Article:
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Cleaning of Oil Fouling with Water Enabled by Zwitterionic Polyelectrolyte Coatings: Overcoming the Imperative Challenge of Oil–Water Separation Membranes

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posted on 22.09.2015, 00:00 by Ke He, Haoran Duan, George Y. Chen, Xiaokong Liu, Wensheng Yang, Dayang Wang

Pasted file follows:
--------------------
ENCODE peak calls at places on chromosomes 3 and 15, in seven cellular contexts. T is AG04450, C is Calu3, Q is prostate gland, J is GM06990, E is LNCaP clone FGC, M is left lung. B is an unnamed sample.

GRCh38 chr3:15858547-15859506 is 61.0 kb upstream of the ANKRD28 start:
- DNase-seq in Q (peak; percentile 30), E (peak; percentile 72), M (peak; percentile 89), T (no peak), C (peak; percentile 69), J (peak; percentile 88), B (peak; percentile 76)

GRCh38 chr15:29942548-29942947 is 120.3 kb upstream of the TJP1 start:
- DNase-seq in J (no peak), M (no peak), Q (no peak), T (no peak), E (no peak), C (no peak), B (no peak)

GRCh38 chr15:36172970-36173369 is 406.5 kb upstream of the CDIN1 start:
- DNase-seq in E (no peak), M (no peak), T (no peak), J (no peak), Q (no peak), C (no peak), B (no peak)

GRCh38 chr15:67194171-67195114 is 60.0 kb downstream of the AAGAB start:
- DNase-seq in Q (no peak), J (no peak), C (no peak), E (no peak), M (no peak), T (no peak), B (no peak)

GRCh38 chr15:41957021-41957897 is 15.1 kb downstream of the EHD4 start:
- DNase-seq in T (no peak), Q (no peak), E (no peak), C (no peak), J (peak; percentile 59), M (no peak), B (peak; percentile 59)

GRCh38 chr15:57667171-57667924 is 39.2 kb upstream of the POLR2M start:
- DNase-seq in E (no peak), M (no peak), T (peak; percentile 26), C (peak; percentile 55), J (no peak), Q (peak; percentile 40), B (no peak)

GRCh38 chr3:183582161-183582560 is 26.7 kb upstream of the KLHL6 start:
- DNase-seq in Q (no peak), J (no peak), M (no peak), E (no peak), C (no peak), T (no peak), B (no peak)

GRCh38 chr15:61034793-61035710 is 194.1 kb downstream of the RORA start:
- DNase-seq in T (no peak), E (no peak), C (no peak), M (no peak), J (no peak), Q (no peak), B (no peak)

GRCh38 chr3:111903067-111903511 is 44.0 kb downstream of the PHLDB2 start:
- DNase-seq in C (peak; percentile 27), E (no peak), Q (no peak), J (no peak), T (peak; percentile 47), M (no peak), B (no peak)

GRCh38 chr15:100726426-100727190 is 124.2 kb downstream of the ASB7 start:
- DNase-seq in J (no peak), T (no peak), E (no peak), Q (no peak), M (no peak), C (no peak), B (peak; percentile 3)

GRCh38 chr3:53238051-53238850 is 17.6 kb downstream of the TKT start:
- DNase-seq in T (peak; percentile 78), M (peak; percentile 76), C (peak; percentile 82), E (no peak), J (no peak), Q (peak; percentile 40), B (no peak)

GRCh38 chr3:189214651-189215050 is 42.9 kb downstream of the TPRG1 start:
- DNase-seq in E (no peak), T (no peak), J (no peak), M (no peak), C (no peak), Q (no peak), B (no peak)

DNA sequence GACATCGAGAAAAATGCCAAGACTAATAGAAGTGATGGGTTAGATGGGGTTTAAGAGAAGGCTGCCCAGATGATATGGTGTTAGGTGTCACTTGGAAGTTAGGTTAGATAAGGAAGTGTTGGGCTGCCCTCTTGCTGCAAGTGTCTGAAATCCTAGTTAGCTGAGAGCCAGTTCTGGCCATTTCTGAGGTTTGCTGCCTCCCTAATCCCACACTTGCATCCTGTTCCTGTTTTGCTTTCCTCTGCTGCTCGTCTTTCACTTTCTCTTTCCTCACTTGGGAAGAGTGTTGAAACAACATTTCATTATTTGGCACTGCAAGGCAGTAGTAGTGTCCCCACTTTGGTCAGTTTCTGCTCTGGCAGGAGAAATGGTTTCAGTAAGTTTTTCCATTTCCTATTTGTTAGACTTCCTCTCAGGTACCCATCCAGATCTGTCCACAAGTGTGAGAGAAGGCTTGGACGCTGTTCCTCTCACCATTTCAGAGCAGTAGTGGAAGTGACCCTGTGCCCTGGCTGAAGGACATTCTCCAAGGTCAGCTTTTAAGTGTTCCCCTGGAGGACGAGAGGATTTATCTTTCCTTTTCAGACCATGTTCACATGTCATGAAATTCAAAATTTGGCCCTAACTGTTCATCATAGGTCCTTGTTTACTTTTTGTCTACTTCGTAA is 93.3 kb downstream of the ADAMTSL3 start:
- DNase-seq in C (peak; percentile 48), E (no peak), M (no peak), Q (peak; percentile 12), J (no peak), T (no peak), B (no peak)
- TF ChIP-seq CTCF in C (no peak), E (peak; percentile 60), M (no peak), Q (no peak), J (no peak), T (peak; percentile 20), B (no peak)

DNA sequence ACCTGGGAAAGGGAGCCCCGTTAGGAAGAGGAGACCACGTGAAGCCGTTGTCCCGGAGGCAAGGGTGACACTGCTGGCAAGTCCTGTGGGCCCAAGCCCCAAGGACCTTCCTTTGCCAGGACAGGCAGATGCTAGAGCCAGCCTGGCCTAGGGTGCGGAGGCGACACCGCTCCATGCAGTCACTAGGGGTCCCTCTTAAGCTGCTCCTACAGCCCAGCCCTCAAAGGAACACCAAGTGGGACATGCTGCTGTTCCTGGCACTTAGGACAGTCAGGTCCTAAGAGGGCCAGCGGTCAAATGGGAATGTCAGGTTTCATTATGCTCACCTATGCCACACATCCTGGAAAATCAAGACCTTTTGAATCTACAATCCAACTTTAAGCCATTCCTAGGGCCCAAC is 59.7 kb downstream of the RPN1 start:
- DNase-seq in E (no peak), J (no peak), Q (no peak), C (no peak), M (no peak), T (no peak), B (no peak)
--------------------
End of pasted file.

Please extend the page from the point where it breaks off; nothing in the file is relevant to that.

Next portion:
Herein we report a self-cleaning coating derived from zwitterionic poly(2-methacryloyloxylethyl phosphorylcholine) (PMPC) brushes grafted on a solid substrate. The PMPC surface not only exhibits complete oil repellency in a water-wetted state (i.e., underwater superoleophobicity), but also allows effective cleaning of oil fouled on dry surfaces by water alone. The PMPC surface was compared with typical underwater superoleophobic surfaces realized with the aid of surface roughening by applying hydrophilic nanostructures and those realized by applying smooth hydrophilic polyelectrolyte multilayers. We show that underwater superoleophobicity of a surface is not sufficient to enable water to clean up oil fouling on a dry surface, because the latter circumstance demands the surface to be able to strongly bond water not only in its pristine state but also in an oil-wetted state. The PMPC surface is unique with its described self-cleaning performance because the zwitterionic phosphorylcholine groups exhibit exceptional binding affinity to water even when they are already wetted by oil. Further, we show that applying this PMPC coating onto steel meshes produces oil–water separation membranes that are resilient to oil contamination with simply water rinsing. Consequently, we provide an effective solution to the oil contamination issue on the oil–water separation membranes, which is an imperative challenge in this field. Thanks to the self-cleaning effect of the PMPC surface, PMPC-coated steel meshes can not only separate oil from oil–water mixtures in a water-wetted state, but also can lift oil out from oil–water mixtures even in a dry state, which is a very promising technology for practical oil-spill remediation. In contrast, we show that oil contamination on conventional hydrophilic oil–water separation membranes would permanently induce the loss of oil–water separation function, and thus they have to be always used in a completely water-wetted state, which significantly restricts their application in practice.

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